“Yes,” she stopped herself, “father.” She smiled. The Steward smiled back.
“Go and get cleaned up. Boromir, take her to the Houses of Healing, tell them to check for illnesses.”
“Yes father,” Boromir was elated that the girl was allowed to stay with us.
“Faramir, find… Caranaelin…yes. Find Caranaelin some clothes.”
Caranaelin, red lake, how appropriate! “Yes father.” My father surprised me and carried on smiling.
I didn’t even have to bow.”
“Faramir, whilst telling me this, you seem to have gone into a trance. Are you all right?”
“Elrond said that it may happen. Whilst looking back, not forward.” Aragorn didn’t seem slightly tired. Faramir was feeling as though he was putting a heavy load onto the ground, telling somebody.
“Please continue, Faramir.”
“I was standing outside the Houses with a silver and emerald dress for when my sister came back. I didn’t have to wait long. “Faramir, over here, hey!”
“I see you, brother…and sister!” Boromir and Caranaelin were laughing and grinning. Caranaelin had had a bath and for once, you could see how dark her hair was, she was almost glowing like an…
“Sister, are you an elf?”
“Ioreth thinks distantly. She said that my name was Caranaelin and I was thirteen years old. That makes me older than you, Faramir.”
I turned to Boromir, who was grinning like an idiot, “Do you think-”
“-related to Uncle Imrahil. Maybe.” He finished my sentence, and said “Nice dress, is it for you?” Caranaelin snorted.
“In fact, it is for Caranaelin.”
“How does it go on?” My sister asked incredulously.
“You’d have to ask Fari.” She burst into more laughter.
I began explaining how to put on a dress, ignoring the teasing of my brother and the giggling of my sister. Boromir showed her inside and to a room she could use to change.
“Boromir, I swear to Eru, one more taunt and I will have to kill you.”
“You wouldn’t harm me in front of a Lady!” he said with a mock gasp.
“A Lady? What Lady?” my menace was ruined in my confusion.
“Fari, we’re lords. We now have a sister, I thought you were clever, brother. That makes her Lady Caranaelin.”
“A Lady who could beat you in a fight,” I retorted. It had no effect on his mood.
“A Lady who is smarter than you!” He laughed.
“I said before, Boromir, one more-” our argument was broken by Caranaelin.
“Faramir, is this on right?” I jumped, much to Boromir’s amusement. She had moved silently behind me. I will become better at it than her, I promised to myself. She looked beautiful, I’m sure my brother was thinking the same.
“Yes, exactly right.” The last part I muttered, there was no need to give Boromir more ammunition than necessary. Unfortunately he heard.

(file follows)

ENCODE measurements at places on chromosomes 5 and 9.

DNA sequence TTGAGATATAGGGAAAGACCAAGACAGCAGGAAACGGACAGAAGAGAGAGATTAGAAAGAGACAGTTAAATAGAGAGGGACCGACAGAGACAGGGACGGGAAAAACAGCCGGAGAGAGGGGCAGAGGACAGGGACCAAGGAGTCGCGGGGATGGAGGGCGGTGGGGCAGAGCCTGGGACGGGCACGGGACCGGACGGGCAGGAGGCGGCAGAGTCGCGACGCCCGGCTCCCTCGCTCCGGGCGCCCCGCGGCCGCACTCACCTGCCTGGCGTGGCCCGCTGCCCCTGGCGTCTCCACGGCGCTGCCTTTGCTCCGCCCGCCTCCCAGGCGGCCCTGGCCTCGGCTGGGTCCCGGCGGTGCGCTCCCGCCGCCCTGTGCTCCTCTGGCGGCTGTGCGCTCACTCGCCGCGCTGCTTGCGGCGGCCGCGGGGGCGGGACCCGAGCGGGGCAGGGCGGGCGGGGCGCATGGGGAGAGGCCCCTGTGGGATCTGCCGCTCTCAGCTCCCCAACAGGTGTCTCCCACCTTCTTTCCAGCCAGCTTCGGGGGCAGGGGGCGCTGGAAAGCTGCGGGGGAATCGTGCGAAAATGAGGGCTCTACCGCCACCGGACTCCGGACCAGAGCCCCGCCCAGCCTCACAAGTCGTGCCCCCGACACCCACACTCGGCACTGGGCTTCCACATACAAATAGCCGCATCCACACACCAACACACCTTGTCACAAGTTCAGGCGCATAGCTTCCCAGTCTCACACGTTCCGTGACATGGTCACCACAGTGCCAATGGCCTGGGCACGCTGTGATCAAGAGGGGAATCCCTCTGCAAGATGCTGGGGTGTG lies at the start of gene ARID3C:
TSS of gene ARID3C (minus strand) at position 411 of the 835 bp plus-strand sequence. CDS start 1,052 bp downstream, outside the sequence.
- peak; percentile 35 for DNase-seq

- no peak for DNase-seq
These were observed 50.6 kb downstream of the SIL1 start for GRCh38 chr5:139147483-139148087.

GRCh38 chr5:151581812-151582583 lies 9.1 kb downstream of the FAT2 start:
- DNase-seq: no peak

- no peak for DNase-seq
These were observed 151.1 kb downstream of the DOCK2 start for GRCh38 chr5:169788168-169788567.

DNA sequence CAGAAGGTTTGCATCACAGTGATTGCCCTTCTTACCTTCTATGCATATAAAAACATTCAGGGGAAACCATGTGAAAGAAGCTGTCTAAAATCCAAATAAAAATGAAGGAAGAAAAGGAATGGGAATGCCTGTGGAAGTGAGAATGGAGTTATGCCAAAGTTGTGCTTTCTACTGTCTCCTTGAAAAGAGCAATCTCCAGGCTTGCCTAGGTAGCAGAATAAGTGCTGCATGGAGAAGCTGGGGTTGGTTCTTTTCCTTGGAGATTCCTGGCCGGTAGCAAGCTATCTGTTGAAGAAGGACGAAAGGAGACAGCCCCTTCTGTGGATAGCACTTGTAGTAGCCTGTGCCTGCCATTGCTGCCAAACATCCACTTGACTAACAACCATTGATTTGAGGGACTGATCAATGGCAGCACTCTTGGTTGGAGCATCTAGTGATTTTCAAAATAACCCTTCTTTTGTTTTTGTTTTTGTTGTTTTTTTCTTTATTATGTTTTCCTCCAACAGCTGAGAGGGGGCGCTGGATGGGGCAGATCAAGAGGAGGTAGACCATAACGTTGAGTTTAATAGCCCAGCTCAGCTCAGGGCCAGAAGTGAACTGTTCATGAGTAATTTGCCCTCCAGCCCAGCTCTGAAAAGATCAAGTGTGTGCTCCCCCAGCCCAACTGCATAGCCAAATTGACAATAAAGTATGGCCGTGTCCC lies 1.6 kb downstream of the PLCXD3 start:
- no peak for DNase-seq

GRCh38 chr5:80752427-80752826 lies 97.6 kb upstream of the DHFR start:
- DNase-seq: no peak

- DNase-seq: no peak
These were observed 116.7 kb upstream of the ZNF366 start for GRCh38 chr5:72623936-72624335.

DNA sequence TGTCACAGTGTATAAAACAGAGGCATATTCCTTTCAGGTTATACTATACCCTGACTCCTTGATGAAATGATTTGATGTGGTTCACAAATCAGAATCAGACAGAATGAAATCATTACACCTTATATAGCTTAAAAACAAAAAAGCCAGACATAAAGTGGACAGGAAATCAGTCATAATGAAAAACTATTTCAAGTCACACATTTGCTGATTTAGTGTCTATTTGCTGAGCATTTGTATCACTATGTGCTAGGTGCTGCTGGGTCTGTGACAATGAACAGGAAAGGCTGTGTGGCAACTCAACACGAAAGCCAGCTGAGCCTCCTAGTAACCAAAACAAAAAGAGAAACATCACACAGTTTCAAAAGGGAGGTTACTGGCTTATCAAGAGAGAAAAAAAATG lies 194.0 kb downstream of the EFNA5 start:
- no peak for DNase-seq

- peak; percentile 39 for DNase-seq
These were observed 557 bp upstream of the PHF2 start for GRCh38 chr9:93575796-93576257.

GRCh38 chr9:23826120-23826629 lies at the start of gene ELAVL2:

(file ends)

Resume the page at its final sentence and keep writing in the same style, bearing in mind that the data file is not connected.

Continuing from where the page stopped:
“I’ll leave you two lovebirds, I’ve got target practice.” He sprinted down the hill before I could demonstrate the inventive words that I’d picked up from the guards.
“What was that about?” Thank the Valar, she didn’t hear.
“I’ve no idea,” I lied.
“Yes, Caranaelin, the name’s quite long, can I call you Carana?”
“Of course, would you show me around?”
“Well, it’s either me or him,” I nodded in the direction he left in, “first, we should go watch Boromir, he’ll be heartbroken if he can’t show off!” We chuckled at his expense.
“Carry on, telling me this will make it better. My guess is that the other servants do not feel it is their place to speak of her. They think you are the only one with the right to tell.”
“Aragorn, you must be getting tired. It’s late, if I stayed awake this long, Eowyn would probably scream at me for double the time I’d been up.”
“Please, carry on.”
“We went to visit Boromir who was, as I predicted, showing off. Caranaelin asked to be excused so that she could apologise to Beleg, the archery instructor, and came back, blushing furiously. For the rest of the session she kept glancing at Boromir with a confused expression on her face. When Boromir returned he also was red faced, either embarrasment or anger, it could be either, he was approaching twenty and had just spoken to father. When he noticed our curious faces he immediately wiped all emotion from his features, save happiness. He was as good at this as our father. It was so frustrating.
“Er…Bori, I was just going to take our sister to the gardens, er… do you want to come with?” His pause suggested that the conversation with father may have included Caranaelin.
“Brother, as I mentioned before, you are clever. Do you not think that I want to spend the day with our sister!”
“What’s left of the day, you mean. The dinner bell will be going soon. It will be quiet, probably best for Carana.”
“Urm, Faramir, father did tell you, the King of Rohan is here. You’re not really living up to your name as Faramir the Genius. Sister, what do you think of a feast?”
“A feast?” asked Caranaelin, puzzled.
“A feast, my apprentice-” Boromir started.
“-is a special meal to celebrate the arrival of somebody important,” I finished.
“Not what I was going to say, little brother. Anyway, there’s not enough time to show her the gardens, at least, when there are important things to look at.”
“Like what?” I challenged.
“Where she’s sleeping, where to go in the morning, where her lessons will be, the armory.”
“The armory is not important. Anyway, she won’t be having lessons.”
“Stop arguing!” Carana shouted, “Is this what all siblings do? What will I be doing, if not learning?”
“That will be answered by the Steward, and no, not all siblings argue this much. Theodred and Eomer are just fine, and they’re closer than brothers.”
All three of us spun towards the calm voice, to our suprise it belonged to King Theoden. I thought, Please, mercy, let nobody sneak up on me, for the rest of today at least! Despite this, I bowed with my brother, my sister was a bit late, but Theoden took no notice. “There is no need to bow, sons…and daughter…of Gondor. I wished to simply introduce myself to Lady Caranaelin, you all may be seeing a lot of me in the coming weeks.”
“If I may ask, why?” Boromir enquired.
“Your father does not wish for me to tell you this.” He gave in at Boromir’s pleading expression, “How does your brother ever win an argument with you, young man? Ah, I suppose you at least should know. If you want to know, please come with me.”